Being diagnosed with Osteoporosis can be unsettling. It’s disconcerting to discover that your bones are not what they used to be, that they’ve let you down and it could hold consequences for the future.

How do you care for a condition that you cannot see, and cannot really feel?

There is the sudden concern that you may not be able to do the things that you have enjoyed before: dancing, cycling, walking – or even getting up the steps to your front door. Even those who in recent years have been motivated to run only when a ten rand note blew out of their purse are forced to contemplate that mysterious connection between exercise and bones.

First things first: exercise is good for Osteoporosis. Obviously, it’s best to get enough of it beforehand as a preventative measure – however, after the diagnosis it becomes a very important factor in improving mobility and strength and helping to prevent further decline of the bones. Exercise can’t reverse the condition but it is extremely helpful in many ways. The key is the right exercise. This is not the time to attempt Mount Everest or a steeplechase on a 3-year-old horse. No, this is the time to evaluate, educate, and gently activate.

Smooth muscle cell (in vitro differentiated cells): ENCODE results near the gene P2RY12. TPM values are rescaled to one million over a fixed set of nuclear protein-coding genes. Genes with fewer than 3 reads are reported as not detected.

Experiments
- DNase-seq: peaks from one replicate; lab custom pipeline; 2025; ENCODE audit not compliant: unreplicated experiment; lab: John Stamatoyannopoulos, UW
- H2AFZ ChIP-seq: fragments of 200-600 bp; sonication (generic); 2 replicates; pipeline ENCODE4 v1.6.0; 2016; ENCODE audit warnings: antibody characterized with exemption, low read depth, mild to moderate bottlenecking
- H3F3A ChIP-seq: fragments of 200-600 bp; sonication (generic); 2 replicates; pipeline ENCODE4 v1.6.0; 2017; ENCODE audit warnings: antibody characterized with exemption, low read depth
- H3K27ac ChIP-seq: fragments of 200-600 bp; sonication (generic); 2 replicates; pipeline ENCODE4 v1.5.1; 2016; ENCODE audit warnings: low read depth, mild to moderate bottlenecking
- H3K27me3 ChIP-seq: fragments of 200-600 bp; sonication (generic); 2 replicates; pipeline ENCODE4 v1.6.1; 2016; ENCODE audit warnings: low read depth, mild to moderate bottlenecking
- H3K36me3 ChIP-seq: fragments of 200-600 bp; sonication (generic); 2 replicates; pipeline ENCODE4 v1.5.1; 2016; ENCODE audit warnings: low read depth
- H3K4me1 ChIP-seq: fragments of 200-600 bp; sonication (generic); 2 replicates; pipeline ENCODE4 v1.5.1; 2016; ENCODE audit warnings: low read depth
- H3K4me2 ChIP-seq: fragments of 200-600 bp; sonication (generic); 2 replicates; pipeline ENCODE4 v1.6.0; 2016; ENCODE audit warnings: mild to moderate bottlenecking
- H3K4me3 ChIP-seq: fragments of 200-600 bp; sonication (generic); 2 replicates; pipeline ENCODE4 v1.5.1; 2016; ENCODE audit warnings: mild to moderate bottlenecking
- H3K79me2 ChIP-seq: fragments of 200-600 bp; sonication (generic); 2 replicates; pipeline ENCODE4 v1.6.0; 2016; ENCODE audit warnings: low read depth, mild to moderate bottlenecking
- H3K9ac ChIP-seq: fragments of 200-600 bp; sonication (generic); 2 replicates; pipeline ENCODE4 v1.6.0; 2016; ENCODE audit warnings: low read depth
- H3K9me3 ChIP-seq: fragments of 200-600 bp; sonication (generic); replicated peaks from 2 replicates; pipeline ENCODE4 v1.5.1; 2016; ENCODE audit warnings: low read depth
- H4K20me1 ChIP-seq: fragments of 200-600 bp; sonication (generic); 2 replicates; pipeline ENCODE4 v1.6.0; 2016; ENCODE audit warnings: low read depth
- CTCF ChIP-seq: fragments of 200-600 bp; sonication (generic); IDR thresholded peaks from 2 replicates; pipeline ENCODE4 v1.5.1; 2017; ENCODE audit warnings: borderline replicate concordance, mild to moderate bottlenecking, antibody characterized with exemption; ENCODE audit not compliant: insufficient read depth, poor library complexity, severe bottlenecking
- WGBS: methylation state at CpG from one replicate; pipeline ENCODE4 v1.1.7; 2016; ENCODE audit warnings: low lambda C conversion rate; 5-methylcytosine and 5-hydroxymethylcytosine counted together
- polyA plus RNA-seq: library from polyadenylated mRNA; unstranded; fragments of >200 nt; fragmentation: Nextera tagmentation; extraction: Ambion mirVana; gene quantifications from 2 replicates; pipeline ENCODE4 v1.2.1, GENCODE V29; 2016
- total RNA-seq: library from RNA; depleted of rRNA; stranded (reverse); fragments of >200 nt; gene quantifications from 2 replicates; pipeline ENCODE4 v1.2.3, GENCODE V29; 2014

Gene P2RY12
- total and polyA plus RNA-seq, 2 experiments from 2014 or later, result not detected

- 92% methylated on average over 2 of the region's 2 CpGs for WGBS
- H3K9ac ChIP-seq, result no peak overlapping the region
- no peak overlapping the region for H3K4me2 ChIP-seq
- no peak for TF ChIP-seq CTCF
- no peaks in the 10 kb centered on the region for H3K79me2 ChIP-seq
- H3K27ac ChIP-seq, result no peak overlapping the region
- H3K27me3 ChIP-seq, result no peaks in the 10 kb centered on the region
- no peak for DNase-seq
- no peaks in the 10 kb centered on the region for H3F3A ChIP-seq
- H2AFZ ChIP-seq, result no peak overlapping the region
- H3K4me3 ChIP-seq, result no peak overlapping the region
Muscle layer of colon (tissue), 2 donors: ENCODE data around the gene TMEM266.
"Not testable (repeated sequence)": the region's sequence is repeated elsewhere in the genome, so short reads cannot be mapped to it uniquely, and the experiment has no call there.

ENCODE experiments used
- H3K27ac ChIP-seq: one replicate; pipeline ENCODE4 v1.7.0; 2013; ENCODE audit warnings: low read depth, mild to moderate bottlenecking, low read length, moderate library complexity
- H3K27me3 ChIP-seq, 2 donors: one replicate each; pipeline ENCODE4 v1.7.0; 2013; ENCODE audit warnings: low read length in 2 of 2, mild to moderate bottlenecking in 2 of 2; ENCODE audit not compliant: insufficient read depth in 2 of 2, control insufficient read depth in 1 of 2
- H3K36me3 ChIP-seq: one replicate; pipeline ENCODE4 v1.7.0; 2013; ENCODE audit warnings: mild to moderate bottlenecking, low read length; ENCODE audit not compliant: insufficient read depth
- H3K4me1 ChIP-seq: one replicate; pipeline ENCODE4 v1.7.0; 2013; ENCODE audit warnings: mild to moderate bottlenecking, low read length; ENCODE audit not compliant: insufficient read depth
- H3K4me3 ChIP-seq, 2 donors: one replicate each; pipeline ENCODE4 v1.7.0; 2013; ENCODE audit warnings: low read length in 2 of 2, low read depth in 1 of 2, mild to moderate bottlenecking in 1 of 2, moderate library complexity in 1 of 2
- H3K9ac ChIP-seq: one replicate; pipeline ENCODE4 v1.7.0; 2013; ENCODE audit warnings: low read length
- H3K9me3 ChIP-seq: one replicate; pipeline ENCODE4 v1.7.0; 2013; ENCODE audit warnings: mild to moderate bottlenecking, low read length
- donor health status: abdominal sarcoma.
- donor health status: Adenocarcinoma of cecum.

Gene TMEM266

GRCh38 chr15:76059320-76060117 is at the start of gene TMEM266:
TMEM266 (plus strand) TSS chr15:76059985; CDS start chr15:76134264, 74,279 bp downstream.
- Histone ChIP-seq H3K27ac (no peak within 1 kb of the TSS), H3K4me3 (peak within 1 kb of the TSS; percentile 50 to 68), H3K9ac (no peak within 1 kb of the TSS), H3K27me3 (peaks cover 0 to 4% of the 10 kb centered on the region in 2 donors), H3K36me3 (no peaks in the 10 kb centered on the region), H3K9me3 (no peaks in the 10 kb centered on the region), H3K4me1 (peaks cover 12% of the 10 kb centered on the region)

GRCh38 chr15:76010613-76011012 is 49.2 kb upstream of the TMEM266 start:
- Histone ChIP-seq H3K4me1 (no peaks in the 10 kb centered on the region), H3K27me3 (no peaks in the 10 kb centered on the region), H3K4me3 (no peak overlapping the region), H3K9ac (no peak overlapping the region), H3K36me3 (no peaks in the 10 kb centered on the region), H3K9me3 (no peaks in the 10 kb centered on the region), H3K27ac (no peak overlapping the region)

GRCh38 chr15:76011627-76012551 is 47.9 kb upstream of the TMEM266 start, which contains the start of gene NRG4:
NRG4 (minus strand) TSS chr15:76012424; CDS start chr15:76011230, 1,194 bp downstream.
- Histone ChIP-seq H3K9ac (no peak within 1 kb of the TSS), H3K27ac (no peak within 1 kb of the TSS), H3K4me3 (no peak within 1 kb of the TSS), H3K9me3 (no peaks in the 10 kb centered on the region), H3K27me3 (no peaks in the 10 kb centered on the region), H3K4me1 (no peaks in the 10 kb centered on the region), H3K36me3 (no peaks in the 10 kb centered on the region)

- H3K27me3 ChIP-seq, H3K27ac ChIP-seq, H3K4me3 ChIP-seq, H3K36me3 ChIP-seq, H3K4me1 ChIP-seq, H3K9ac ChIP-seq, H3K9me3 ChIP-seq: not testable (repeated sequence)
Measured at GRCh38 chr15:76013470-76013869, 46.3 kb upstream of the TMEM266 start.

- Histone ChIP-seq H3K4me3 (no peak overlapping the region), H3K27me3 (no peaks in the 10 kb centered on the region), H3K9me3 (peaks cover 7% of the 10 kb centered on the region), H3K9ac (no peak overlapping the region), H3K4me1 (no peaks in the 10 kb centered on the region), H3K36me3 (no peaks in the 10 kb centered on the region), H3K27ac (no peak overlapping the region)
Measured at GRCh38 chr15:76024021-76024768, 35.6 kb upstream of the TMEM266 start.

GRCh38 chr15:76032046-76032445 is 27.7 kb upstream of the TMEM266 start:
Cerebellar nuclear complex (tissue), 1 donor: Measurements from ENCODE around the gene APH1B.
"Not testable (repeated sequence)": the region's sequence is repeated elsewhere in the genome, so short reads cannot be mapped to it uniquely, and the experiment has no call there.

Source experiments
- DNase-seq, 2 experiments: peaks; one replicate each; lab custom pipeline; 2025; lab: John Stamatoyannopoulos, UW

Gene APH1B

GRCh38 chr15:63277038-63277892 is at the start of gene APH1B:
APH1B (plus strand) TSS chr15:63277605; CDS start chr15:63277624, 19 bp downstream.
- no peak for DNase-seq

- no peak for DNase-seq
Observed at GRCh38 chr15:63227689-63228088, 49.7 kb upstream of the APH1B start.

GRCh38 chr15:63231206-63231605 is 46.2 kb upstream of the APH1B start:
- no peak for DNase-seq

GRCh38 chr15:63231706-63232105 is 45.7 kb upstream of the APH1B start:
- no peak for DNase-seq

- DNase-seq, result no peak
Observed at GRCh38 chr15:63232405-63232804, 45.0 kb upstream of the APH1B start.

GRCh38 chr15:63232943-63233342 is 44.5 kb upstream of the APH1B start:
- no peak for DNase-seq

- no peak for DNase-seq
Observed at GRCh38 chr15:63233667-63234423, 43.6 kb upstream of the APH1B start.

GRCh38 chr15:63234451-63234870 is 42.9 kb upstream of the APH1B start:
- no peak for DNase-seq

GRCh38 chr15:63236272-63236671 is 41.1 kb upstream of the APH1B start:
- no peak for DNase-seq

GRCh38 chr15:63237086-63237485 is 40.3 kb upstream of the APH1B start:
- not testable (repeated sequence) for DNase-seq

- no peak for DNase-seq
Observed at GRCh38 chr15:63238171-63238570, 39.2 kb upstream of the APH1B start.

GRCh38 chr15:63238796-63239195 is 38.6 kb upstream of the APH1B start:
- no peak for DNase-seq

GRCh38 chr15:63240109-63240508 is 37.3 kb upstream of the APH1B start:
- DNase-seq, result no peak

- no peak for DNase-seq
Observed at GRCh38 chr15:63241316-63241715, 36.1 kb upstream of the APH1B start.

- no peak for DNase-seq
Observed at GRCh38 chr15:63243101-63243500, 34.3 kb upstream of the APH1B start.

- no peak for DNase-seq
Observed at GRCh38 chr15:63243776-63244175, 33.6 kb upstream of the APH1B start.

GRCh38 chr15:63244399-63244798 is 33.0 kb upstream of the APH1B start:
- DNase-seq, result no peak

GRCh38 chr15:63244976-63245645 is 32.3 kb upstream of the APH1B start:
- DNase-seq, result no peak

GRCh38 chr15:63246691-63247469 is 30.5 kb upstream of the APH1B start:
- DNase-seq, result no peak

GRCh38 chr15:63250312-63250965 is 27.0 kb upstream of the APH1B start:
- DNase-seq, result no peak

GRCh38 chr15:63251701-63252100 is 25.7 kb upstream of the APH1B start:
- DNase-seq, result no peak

The bad Exercises to Avoid

Osteoporosis is characterised by reduced bone mineral density, which results in a fragile skeletal structure and an increased risk for bone fractures. The positive uses of exercise should be tempered by what will optimise bone health and what may cause further harm. Luckily, there are many different exercises that you will still be able to engage in and enjoy. Osteoporosis does not mean you have to live a sedentary life without action. However, there are certain exercises that should preferably be avoided.

Running, jumping and high-impact aerobics: